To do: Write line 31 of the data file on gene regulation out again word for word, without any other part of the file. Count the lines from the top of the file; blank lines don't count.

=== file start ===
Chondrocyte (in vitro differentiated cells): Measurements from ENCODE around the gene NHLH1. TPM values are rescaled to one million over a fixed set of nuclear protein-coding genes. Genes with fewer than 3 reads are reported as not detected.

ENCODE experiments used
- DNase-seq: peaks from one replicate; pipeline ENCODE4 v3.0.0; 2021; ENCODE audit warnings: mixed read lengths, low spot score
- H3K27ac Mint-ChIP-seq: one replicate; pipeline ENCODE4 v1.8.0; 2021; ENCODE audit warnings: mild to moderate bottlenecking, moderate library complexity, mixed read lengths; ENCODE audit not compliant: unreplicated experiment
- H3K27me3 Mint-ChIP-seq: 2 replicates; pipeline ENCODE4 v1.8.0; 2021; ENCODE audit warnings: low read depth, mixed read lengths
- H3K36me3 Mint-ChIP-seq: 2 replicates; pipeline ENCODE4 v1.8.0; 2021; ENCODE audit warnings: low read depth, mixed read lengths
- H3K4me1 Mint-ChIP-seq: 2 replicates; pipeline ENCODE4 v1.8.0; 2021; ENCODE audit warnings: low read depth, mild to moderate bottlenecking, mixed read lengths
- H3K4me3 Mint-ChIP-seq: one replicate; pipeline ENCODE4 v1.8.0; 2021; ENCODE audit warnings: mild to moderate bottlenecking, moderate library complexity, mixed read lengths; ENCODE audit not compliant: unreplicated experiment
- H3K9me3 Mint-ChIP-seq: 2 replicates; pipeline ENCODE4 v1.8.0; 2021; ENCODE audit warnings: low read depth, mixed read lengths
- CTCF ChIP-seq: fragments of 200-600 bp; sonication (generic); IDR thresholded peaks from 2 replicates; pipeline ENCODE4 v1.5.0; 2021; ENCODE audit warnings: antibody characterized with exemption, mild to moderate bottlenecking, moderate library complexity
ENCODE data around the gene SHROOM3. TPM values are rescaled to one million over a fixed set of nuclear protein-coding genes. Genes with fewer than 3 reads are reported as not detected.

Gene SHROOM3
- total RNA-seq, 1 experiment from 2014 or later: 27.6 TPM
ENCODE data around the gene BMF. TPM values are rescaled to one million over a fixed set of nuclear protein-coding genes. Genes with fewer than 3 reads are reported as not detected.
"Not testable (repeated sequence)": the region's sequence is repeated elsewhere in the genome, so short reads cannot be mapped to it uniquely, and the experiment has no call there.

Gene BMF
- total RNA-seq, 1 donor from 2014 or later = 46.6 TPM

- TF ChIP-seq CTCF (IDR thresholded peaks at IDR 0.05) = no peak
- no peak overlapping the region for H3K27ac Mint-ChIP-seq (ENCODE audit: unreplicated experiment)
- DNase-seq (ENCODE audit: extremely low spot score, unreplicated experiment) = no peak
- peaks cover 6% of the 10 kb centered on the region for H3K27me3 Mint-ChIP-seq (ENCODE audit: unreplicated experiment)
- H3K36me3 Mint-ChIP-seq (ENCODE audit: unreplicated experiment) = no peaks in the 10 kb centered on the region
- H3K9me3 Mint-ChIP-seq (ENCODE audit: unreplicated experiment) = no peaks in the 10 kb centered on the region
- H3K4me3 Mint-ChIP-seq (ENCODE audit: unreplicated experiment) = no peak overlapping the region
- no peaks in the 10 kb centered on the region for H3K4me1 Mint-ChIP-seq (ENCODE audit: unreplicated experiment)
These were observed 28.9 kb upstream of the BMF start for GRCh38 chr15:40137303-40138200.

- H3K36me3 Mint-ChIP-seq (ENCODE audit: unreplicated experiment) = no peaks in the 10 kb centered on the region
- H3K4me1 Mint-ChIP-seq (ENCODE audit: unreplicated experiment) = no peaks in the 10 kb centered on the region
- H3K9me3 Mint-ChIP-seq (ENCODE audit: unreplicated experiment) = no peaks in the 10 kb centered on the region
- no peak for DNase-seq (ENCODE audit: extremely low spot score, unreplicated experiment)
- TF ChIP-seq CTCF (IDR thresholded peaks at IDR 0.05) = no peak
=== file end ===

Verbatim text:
- TF ChIP-seq CTCF (IDR thresholded peaks at IDR 0.05) = no peak